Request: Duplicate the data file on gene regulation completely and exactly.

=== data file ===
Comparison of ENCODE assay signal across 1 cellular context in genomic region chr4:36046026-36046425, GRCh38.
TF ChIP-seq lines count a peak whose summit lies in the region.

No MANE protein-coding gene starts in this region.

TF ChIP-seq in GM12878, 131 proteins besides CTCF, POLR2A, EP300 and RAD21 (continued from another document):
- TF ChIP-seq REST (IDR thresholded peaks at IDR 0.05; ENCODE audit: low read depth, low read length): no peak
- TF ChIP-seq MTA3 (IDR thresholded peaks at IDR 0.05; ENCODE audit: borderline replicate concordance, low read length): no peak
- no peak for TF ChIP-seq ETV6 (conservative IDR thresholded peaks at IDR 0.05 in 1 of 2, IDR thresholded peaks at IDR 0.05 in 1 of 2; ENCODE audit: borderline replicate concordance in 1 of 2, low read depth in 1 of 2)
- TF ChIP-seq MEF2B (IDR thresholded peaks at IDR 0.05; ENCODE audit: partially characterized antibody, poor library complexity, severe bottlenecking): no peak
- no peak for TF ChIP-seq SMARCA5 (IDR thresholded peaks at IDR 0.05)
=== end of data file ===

Comparison of ENCODE assay signal across 1 cellular context in genomic region chr4:36046026-36046425, GRCh38.
TF ChIP-seq lines count a peak whose summit lies in the region.

No MANE protein-coding gene starts in this region.

TF ChIP-seq in GM12878, 131 proteins besides CTCF, POLR2A, EP300 and RAD21 (continued from another document):
- TF ChIP-seq REST (IDR thresholded peaks at IDR 0.05; ENCODE audit: low read depth, low read length): no peak
- TF ChIP-seq MTA3 (IDR thresholded peaks at IDR 0.05; ENCODE audit: borderline replicate concordance, low read length): no peak
- no peak for TF ChIP-seq ETV6 (conservative IDR thresholded peaks at IDR 0.05 in 1 of 2, IDR thresholded peaks at IDR 0.05 in 1 of 2; ENCODE audit: borderline replicate concordance in 1 of 2, low read depth in 1 of 2)
- TF ChIP-seq MEF2B (IDR thresholded peaks at IDR 0.05; ENCODE audit: partially characterized antibody, poor library complexity, severe bottlenecking): no peak
- no peak for TF ChIP-seq SMARCA5 (IDR thresholded peaks at IDR 0.05)